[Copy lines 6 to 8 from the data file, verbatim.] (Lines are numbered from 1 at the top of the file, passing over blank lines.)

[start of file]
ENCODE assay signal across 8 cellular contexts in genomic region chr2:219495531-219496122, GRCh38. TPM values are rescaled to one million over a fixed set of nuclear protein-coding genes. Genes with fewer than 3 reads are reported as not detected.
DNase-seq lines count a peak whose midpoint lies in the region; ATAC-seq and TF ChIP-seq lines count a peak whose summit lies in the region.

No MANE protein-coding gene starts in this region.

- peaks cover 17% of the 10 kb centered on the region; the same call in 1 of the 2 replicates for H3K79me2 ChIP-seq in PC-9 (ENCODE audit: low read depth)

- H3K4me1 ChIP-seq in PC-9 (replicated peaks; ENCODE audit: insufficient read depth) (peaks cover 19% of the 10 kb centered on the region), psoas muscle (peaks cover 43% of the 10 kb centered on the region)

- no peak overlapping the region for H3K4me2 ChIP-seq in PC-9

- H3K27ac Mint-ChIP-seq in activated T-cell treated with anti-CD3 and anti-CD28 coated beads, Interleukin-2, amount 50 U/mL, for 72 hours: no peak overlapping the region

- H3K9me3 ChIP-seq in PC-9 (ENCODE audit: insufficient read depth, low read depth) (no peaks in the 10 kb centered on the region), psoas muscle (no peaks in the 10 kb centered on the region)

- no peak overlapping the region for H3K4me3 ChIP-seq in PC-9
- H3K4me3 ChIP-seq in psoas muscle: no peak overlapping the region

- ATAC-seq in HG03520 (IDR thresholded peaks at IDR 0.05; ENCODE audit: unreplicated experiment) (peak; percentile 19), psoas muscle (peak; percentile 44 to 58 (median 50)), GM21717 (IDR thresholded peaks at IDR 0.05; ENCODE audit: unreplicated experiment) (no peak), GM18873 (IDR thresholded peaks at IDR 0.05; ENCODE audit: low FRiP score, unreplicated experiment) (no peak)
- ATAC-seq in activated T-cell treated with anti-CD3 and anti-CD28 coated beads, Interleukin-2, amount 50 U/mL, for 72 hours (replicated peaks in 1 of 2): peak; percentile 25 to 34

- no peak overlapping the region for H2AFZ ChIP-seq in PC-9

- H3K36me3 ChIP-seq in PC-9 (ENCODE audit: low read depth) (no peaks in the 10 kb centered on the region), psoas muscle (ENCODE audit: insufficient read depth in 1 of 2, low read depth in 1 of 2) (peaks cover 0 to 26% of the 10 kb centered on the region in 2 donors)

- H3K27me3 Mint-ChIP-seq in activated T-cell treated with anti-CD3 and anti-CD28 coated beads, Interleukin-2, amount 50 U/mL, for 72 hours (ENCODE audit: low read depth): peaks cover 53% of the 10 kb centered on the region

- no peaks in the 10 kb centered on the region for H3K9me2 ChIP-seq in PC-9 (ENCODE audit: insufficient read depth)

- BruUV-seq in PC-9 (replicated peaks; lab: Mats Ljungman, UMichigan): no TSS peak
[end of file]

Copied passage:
- no peak overlapping the region for H3K4me2 ChIP-seq in PC-9

- H3K27ac Mint-ChIP-seq in activated T-cell treated with anti-CD3 and anti-CD28 coated beads, Interleukin-2, amount 50 U/mL, for 72 hours: no peak overlapping the region

- H3K9me3 ChIP-seq in PC-9 (ENCODE audit: insufficient read depth, low read depth) (no peaks in the 10 kb centered on the region), psoas muscle (no peaks in the 10 kb centered on the region)